corn-maze1Last Sunday some of us from St. Peter went to Brasee’s Corn Maze and Pumpkin Patch in Wellington. There were some kid-friendly games, a hay ride around the property, a few greedy goats and other animals to feed, and several mazes, including a small corn maze, a large corn maze, and a crawl-your-way-through-a-pitch-black-hay-bale maze in the barn.

The crawl-your-way-through maze was an immediate “no” for me. I do not like enclosed spaces and crawling around in the dark with strangers before or aft does NOT appeal to me. The kids loved it though.

I thought I would try the corn maze. The big one. My first corn maze, if I’m being truthful. I followed of the heels of a couple of our teens, but about 10 or 15 minutes in, when it was apparent we were lost, I separated from them and eventually found my way out—out the entrance, that is. That was OK with me. 20 minutes of wandering around a muddy corn maze was enough.

A bit later, a larger group from our church decided to go into the big maze. I took a deep breath and went with them. We wandered and wandered. About 15 minutes in, we found some more St. Peter folks who were also lost in the maze and we joined forces. They’d already been at it for at least 30 minutes and their frustration was showing. As a large group, we tramped around for a while, laughing and enjoying our time together. One of our younger members kept saying “At least we are lost together.” Good theology, I thought.

However, after we’d been at it about 40 minutes, we were getting anxious. Our scheduled hayride time was fast approaching, and we needed to get to the pick-up spot. A large part of our group—including the folks who’d been in the maze much longer than me—decided to head through the corn to the edge of the field and forget about the maze. And that’s what they did: went out the side and walked around the outside edge of the field.

The rest of us followed the instructions of a group member who said we should keep turning right in the maze. We hit a few dead ends but using her instructions, we actually found our way to the exit—the correct exit, not the entrance I’d used the first time or the self-made exit of the rest of the group. And everyone made it to the hayride pick-up spot in time.

I confess I didn’t much like the maze. I didn’t like feeling lost and out of control. I did enjoy the companionship and there were lots of laughs and groans as we slip-slided through the mud and standing water. But I kept wishing that the farmer would have given us some clues—a map or flags at the entrance and exit—something to give a reference point. Alas, there was no such assistance.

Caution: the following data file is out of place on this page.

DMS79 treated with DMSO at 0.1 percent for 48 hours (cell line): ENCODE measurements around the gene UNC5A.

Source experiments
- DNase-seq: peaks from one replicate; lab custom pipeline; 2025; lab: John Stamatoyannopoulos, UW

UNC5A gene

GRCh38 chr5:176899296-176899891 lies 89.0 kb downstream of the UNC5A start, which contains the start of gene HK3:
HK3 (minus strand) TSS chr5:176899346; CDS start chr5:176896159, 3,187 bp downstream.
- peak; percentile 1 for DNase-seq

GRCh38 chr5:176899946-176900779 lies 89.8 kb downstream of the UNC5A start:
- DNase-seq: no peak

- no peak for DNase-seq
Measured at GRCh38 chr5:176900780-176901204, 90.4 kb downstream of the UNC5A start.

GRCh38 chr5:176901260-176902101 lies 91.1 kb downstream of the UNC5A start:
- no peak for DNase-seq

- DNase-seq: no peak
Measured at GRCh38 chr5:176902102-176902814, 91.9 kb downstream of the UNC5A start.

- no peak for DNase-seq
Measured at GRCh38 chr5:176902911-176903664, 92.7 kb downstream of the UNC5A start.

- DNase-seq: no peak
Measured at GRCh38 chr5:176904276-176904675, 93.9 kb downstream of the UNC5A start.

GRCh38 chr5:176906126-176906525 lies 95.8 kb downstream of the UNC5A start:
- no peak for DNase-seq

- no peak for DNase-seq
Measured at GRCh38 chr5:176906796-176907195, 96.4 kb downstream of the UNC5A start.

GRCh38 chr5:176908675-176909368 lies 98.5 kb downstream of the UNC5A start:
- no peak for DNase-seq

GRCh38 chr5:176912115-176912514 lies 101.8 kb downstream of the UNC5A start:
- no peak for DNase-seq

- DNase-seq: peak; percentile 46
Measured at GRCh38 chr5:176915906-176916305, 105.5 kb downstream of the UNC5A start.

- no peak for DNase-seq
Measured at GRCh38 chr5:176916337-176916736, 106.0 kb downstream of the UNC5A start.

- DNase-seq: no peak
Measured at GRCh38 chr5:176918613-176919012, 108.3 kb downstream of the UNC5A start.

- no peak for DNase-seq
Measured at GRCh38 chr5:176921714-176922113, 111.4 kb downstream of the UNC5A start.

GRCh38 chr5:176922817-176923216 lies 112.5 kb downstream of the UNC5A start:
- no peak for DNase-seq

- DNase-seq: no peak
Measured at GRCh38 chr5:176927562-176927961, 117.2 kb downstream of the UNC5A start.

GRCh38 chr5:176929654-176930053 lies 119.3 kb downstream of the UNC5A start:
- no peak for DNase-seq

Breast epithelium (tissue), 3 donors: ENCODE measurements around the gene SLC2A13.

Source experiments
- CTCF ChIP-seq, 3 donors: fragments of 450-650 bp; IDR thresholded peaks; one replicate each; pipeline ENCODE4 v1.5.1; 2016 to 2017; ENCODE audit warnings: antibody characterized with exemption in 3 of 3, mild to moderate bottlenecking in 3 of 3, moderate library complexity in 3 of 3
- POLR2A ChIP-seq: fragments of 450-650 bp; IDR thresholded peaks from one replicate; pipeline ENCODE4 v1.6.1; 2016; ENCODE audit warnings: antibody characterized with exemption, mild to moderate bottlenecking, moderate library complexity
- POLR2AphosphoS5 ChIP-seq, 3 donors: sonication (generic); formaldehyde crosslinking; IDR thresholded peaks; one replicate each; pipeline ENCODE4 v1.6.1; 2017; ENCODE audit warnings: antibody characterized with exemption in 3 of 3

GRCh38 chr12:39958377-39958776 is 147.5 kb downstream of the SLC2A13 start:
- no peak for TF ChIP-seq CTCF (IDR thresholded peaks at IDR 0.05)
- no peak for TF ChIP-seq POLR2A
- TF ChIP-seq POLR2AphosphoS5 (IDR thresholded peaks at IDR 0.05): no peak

What a great analogy for life—and for the life of faith too! Even when the path is clear and well-marked, it’s often hard to tell if it’s the right path or a dead end or one that will lead us the wrong direction. Even as we made directional choices, we didn’t always know what we were doing. Mostly we were making our best guess and hoping it turned out.

A couple of members of our group showed both initiative and wisdom. One decided to get off the path entirely and forge a new way. That worked for them, even if it meant the going was more difficult and that they had to walk the long way around to their destination.

The other member of the group used knowledge she’d gleaned in the past and she persisted in walking the maze, making turns based on her prior experience. Her choices were not always correct, but she was accurate more often than not. And thanks to her knowledge and our willingness to trust in her greater experience, we eventually found our way out.

I don’t think I have to say much more. You’ve got the analogy by now. Sometimes we have to forge a new way and sometimes we just have to be persistent and trust in someone who has greater knowledge or experience than us. Both ways led to the same end point, just using different routes.

And even though we were at times frustrated and even maybe a bit anxious about being lost, it was SO much better to be lost together. We were able to encourage each other and pool our shared resources to get to the right destination. That’s why we are church. It’s too hard and confusing to walk the path of faith alone.

And of course, as people of faith, we trust that no matter what bad turns we make, no matter if we must forge a new way or patiently walk the path before us, no matter how muddy or frustrated we get, we never walk alone. God is always present to encourage and sustain us and maybe even to laugh a bit when we turn into yet another dead end or fall into another puddle. To rephrase my young parishioner: At least we are lost with God.

I did not really enjoy my time in the corn maze. I don’t plan on doing it again any time soon. And when I DO try it again, I’ll make sure I don’t do it alone.


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